Ascaris Suum The Pig Farmers Enemy
The ascarid worm of pigs is Ascaris suum. Infestations are easy to recognize, especially at slaughter where the presence of these large worms with lengths of 15-41cm are easily detected in the small intestine. More obvious however are the white spots on livers called “milk spots” caused by migrating larvae of these worms.
The life cycle is interesting and complex. Adult females lay anything between 100 000 and 2 million eggs per day. These are extremely resistant and will survive for 5 years and longer in the environment. Eggs are voided in faeces and become infective after 30-40 days. They are taken up from the environment by mouth and hatch in the stomach and small intestine. Within hours the larvae migrate to the liver and cause haemorrhage there. Once a blood vessel is found, the larvae circulate via the right heart chambers to the lungs. From the capillaries the worms migrate across to the alveoli and are coughed up from the air passages and swallowed to develop into adults in the small intestine. Larval migration only takes 10 days, but egg laying adults are only present 7-9 weeks after ingestion of eggs. Eggs have a special ability to adhere to the skin and hair of sows especially to sow udders. This is obviously important for the mode of transmission to her litter.
A strong immune response is activated leading to appearance of milk spots. So by no means will all larvae develop into adults. These again disappear within 40 days of a single infestation. Obviously, these spots will continue to be present if worm eggs are taken up continuously.
The importance of this worm is the effect on Feed Conversion Rate (FCR) and Average Daily Gain (ADG) which are all negatively affected. The worst effects are seen as a result of larval migrations causing liver damage and pneumonia. Adult worms are usually not a problem provided the pigs are well nourished. In large numbers, the adults may cause bowel obstruction or they migrate up the bile duct to cause jaundice as a result of the obstruction to the bile flow.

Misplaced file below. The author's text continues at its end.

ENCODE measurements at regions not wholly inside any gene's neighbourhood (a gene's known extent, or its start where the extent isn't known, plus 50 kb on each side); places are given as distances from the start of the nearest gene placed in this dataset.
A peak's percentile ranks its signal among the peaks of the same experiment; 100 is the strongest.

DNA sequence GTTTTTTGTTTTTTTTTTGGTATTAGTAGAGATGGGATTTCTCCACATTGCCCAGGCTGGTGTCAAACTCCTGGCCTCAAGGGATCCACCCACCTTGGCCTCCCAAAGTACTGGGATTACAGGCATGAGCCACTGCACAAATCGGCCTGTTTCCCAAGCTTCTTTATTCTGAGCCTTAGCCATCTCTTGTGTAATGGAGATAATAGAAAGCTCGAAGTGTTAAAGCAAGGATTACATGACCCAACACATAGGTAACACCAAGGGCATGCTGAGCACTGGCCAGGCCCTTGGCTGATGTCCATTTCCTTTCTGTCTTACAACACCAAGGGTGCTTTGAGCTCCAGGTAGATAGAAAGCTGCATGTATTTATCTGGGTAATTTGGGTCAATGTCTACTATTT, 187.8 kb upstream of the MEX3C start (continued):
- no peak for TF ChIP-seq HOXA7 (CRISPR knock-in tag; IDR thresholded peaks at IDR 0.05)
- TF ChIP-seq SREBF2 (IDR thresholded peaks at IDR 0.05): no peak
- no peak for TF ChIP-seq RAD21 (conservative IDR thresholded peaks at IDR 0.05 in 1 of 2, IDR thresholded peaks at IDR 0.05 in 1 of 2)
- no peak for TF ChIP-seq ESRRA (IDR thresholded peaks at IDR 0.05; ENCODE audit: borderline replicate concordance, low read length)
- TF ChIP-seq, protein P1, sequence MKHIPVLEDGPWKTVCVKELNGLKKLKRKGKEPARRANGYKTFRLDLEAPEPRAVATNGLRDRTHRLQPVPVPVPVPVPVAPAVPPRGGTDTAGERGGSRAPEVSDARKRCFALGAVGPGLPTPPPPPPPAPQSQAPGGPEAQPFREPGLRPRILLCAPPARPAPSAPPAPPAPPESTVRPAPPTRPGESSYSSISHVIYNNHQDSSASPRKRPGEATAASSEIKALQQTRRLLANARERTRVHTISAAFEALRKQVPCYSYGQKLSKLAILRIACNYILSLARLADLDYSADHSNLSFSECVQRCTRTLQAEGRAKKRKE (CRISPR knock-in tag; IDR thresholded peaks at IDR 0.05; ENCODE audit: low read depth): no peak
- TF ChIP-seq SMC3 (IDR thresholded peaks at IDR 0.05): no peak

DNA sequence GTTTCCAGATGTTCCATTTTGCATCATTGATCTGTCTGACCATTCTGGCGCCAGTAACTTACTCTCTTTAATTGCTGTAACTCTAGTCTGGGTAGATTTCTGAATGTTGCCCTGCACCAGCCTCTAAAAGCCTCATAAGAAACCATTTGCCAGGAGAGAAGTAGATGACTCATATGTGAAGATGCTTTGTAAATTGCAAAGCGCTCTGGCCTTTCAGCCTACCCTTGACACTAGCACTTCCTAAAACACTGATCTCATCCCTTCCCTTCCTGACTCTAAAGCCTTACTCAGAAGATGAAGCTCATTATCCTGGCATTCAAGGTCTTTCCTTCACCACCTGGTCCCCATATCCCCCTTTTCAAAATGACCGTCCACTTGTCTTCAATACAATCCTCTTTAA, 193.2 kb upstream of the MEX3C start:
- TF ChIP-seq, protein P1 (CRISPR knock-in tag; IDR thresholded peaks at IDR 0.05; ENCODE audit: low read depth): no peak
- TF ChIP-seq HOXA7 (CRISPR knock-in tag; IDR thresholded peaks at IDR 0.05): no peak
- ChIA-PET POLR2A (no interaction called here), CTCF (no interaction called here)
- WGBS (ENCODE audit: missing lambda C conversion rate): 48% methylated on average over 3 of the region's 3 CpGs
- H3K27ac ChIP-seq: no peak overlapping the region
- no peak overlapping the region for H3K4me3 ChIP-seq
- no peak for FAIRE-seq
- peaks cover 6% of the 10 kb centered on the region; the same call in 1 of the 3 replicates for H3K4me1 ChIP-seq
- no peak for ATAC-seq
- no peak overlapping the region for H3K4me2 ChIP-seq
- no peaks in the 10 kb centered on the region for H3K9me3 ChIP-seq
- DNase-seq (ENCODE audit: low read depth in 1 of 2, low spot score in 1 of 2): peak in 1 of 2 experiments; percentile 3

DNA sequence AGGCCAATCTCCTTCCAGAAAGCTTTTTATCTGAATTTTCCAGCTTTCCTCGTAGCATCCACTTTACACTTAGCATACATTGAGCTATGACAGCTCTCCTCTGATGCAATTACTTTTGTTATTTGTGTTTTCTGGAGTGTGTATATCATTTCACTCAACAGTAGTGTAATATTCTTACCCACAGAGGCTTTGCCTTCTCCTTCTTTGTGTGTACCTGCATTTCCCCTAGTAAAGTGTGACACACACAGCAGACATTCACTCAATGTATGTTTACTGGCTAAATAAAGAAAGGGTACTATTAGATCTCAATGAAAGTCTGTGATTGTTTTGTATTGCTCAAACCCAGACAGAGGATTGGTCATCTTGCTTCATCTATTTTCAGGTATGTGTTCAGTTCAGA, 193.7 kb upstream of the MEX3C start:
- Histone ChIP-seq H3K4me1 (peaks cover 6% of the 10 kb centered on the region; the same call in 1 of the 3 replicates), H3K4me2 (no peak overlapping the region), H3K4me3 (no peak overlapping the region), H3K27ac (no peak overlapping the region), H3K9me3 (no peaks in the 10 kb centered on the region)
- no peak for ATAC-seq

Dutch figures comparing infested to non-infested pig farms across the whole country showed on average 33 grams carcass mass loss per day ie. almost 5kg over 150 days! In papers submitted to the 15th IPVS congress an improvement of 50grams live weight gain per day and an improved FCR of 0.24 was encountered 1 year after starting a deworming program. It is clear that the economic impact of worms on pig production is vast.
The normal control in most of our farms is to deworm sows roughly twice a year together with mange treatments. However, once weaner and grower accommodation has been contaminated, controls become more complex and costly.
A two pronged approach is necessary:
It is important to note that deworming programs may vary depending on circumstances on different farms – Please consult your veterinarian.
Sows and Boars: an endectocide given by injection or in-feed every 6 months at least. It is important to treat replacement gilts and boars on arrival unless specifically done by the seller. (Endectocides – doramectin, ivermectin, abamectin)
Weaners: endectocide at weaning as for sows. In-feed premix is the most popular method and is given continuously for at least 7 consecutive days.
Growers at 10 weeks: endectocide injection 1ml per pig or flubendazole in ad-lib feed for 2 full days.
17 weeks of age: flubendazole in ad-lib feed for 2 consecutive days or other anthelmintics. (Discuss with your vet)
All of these products kill the migrating larvae and adult worms. As the life cycle is 7-9 weeks, no egg laying females can be present before the 25th week of age by which time your pigs should all be sold already. Beware of slow growers and replacement gilts selected on the farm. These should be treated again at 24 and 31 weeks of age.
Worm eggs are killed off by using “Neopredisan” as the final disinfectant between batches of pigs. With this combination of deworming of animals and disinfection to kill off the worm eggs, total control should be achieved within 2 pig cycles with a substantial return on investment and a huge knock to the erosive effects that worms have on your profit!
Date published: 2006-03-23
Dr EF Ortmann